If you prefer to look away from a screen while cooking, there's a fun trend to help with measurement conversions. People are hanging their measuring cups and spoons on the inside of a cabinet door and including the measurement conversion chart there! Pinterest has an example of what one can look like, and it's a DIY project one might find helpful!

Once familiar with the way measurements are converted, your chef status will be elevated and you'll be ready to cut any recipe — including larger meals cheeseburger soup or shepherd salad.

Using a scale to cut down your recipe

If you haven't weighed your ingredients before this could be the beginning of a new era. According to Taste of Home, weighing baking ingredients is the best way to make sure each ingredient is completely accurate. As opposed to measuring cups that measure volume, a baking scale provides much more accurate measurement and you'll have a true ounce of flour for your recipe, rather than a volume measurement. 

Using the original recipe, divide the original amount of ingredients to the desired size and convert that to grams (how most baking scales weigh items). Place the ingredients on the scale and watch the numbers if using a digital scale. Then voila — you have a perfectly measured ingredient! It's perfectly measured because there is no cup or item taking away from the total required amount. For example, if the recipe calls for "lightly packed brown sugar." Again, we like to help make your life easier and a good ingredient conversion chart can go a long way in assisting with your cooking measurements.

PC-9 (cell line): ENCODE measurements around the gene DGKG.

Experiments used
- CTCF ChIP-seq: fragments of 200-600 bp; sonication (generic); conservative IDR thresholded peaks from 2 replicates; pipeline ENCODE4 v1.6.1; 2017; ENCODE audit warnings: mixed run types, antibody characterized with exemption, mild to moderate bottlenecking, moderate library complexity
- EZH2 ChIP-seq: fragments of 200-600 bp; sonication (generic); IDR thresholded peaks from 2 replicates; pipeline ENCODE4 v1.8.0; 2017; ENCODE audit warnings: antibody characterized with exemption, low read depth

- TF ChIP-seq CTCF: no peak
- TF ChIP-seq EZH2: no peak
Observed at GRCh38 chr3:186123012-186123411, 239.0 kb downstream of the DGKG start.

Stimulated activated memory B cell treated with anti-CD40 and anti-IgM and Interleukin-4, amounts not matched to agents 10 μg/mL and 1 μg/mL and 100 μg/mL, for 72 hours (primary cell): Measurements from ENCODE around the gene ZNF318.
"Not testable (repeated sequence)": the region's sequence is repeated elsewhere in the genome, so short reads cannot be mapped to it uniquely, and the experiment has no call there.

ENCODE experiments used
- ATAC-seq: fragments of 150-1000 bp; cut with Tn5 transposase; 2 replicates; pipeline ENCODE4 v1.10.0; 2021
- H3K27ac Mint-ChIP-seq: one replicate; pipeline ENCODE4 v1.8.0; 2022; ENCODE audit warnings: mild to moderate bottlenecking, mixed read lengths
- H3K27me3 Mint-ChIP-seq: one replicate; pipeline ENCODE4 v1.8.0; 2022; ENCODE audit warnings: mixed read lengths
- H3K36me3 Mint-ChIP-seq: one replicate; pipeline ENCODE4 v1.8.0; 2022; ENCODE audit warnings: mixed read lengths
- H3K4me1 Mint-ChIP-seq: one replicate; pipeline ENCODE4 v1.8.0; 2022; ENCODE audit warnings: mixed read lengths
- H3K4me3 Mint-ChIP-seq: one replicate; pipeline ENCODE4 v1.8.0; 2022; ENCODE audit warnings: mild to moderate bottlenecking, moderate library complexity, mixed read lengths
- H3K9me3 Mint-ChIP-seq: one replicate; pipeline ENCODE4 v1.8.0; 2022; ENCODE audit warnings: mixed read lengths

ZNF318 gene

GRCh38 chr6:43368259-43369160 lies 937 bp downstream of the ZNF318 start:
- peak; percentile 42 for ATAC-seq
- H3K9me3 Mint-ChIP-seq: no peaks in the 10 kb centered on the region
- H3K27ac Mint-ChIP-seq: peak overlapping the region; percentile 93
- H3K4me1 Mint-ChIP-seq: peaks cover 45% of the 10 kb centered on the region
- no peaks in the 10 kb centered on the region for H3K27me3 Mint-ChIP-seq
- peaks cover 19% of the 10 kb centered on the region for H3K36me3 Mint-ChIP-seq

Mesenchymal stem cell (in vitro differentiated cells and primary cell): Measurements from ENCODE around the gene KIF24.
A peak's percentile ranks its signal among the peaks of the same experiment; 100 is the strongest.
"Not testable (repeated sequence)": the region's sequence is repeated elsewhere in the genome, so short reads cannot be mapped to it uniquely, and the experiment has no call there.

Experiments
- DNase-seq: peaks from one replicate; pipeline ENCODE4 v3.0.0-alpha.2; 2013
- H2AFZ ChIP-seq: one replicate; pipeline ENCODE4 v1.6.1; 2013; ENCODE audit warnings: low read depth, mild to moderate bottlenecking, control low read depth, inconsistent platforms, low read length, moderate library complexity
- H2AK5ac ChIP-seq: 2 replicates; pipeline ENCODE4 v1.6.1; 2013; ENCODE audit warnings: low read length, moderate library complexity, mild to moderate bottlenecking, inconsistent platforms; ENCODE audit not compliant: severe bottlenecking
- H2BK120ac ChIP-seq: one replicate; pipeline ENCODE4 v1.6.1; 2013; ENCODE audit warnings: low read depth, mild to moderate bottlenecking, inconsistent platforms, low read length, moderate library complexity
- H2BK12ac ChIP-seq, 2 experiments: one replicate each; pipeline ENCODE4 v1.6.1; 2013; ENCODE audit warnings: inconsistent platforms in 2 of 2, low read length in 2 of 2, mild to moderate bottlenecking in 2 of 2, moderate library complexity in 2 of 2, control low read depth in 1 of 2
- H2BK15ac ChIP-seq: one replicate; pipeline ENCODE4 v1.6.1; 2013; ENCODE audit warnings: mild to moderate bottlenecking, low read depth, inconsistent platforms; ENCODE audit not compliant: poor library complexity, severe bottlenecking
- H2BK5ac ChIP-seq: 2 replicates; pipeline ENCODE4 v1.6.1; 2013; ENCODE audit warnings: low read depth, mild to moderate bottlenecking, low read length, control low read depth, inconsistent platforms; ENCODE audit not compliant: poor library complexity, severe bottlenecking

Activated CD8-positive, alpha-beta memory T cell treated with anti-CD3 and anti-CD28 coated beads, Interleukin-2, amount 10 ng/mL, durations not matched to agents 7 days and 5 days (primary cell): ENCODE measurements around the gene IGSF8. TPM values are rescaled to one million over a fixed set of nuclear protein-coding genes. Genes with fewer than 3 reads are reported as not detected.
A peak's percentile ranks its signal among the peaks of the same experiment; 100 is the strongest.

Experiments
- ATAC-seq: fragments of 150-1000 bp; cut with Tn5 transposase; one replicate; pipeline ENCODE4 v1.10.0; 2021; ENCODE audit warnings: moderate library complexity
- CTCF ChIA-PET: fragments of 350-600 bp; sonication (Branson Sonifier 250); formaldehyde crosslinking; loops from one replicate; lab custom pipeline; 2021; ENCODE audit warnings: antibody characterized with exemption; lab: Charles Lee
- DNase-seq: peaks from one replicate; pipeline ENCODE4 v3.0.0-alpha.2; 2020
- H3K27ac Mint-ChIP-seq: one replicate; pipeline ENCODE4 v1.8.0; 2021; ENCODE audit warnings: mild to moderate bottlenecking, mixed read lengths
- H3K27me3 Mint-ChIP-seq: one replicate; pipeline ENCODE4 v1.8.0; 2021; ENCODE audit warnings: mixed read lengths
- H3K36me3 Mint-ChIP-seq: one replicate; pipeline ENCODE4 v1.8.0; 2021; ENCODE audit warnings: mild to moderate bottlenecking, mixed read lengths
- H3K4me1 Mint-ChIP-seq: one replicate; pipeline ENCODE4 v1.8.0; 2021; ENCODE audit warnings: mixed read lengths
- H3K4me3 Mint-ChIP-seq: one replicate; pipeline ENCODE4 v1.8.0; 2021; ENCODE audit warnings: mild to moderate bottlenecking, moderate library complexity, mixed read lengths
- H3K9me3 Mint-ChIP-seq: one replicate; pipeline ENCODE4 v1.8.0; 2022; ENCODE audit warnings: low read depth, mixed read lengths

Kitchen scale recommendation

Not only will a kitchen scale improve your cooking accuracy, but it will also help you consistently produce the same incredible results each time you cook. The Food Network shares that while accuracy is necessary, versatility in a scale is important too. You'll want to make sure the scale is correct while measuring small and large amounts. From a couple grams of sugar to a large helping of crushed tomatoes for sauce. The Nicewell Food Scale on Amazon is sturdy and has a large LCD display. You can read our full review of the product here on Mashed. We think you'll really like it! The New York Times' Wirecutter describes a kitchen scale as a "secret weapon," that gets your baking, "down to a science." Just think of all the different types of food you'll become a master at cooking when you've got your very own scale!

Updating your pans for cutting down your recipe